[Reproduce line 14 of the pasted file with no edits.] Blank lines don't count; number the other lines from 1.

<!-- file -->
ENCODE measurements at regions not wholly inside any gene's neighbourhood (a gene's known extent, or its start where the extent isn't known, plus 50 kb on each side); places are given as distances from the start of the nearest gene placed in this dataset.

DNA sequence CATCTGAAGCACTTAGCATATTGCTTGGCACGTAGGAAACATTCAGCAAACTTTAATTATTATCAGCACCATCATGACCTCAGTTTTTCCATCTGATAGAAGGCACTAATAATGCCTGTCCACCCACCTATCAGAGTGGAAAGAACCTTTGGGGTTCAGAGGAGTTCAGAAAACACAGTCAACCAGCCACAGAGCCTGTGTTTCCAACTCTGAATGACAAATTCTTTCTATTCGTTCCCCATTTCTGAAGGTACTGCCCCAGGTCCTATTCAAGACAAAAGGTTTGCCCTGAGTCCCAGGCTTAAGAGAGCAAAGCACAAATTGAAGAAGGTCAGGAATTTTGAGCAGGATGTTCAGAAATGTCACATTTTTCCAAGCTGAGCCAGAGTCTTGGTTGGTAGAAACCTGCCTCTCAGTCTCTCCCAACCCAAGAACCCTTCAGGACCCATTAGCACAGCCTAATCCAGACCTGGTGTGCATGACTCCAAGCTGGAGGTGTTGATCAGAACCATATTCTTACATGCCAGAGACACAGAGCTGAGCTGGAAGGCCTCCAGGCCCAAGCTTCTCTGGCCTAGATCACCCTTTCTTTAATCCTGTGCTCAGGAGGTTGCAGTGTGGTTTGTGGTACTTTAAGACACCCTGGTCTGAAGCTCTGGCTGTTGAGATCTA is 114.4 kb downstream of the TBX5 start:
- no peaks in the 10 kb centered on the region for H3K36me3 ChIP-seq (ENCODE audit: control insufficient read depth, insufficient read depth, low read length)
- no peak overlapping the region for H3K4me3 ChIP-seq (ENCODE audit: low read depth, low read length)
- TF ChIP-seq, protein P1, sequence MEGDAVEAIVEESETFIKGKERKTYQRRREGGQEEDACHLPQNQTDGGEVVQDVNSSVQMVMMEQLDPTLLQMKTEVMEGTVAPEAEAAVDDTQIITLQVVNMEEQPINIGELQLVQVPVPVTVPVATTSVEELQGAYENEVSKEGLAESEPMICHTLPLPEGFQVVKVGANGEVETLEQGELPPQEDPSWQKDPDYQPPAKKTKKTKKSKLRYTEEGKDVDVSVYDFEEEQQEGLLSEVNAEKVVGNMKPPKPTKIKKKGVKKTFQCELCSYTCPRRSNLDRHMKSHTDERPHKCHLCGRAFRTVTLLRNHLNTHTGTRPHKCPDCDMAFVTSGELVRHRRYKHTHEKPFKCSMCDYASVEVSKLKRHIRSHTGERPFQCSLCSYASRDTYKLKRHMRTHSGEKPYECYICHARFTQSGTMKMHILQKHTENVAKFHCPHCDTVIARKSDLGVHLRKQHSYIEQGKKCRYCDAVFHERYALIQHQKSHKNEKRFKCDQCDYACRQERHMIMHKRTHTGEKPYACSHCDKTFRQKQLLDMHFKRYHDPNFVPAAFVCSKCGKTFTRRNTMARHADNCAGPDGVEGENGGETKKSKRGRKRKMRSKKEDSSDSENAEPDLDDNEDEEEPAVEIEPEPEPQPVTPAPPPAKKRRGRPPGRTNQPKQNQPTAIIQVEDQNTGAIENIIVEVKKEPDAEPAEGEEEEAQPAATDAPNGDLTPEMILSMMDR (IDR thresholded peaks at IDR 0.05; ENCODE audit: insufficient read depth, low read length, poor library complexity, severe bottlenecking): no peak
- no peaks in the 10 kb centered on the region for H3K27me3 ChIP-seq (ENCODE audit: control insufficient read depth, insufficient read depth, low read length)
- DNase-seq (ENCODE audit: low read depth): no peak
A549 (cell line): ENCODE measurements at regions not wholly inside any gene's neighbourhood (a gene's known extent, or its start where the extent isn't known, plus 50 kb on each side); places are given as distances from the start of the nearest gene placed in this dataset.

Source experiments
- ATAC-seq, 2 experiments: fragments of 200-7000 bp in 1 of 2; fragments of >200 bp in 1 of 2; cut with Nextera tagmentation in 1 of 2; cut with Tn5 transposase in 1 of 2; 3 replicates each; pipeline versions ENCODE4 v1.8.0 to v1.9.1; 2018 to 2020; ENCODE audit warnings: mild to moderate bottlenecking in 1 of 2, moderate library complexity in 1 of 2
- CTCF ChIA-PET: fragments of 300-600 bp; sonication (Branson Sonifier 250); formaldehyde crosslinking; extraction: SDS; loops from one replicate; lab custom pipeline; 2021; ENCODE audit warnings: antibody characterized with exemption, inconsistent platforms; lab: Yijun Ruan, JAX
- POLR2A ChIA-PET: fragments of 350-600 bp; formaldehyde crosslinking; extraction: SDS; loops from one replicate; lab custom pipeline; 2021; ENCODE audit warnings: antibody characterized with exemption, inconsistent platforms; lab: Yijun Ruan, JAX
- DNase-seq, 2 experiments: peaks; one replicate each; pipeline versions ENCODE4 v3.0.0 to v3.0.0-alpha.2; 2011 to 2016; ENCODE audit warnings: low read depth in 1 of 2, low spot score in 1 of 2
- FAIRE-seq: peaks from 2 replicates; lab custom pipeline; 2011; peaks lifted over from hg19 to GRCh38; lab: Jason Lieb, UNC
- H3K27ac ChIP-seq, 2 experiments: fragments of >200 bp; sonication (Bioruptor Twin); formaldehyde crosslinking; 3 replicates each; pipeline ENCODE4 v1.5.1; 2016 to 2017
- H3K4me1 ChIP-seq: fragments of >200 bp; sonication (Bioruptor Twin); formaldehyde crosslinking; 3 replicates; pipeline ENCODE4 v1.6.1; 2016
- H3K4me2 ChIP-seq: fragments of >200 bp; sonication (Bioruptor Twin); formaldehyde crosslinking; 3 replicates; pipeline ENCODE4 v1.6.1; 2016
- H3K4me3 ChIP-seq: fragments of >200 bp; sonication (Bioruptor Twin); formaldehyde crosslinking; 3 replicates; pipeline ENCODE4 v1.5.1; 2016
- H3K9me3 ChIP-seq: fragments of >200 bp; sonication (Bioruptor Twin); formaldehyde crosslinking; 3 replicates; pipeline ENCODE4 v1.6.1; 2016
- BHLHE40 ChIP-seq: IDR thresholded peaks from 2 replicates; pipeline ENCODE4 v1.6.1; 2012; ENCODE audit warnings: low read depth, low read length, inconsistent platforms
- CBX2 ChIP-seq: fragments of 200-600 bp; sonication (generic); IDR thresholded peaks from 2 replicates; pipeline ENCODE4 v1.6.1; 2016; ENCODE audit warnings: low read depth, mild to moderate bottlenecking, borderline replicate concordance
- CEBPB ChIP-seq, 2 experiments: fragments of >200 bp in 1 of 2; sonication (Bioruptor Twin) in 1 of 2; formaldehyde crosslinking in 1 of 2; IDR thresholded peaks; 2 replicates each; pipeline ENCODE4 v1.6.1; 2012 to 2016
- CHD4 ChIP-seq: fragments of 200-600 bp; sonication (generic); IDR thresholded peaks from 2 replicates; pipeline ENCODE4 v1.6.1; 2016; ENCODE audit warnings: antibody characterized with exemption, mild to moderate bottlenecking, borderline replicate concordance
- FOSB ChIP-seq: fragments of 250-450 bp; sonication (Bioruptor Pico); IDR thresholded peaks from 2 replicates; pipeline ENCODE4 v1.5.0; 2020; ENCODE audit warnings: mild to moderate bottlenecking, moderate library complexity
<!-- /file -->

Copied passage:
- FAIRE-seq: peaks from 2 replicates; lab custom pipeline; 2011; peaks lifted over from hg19 to GRCh38; lab: Jason Lieb, UNC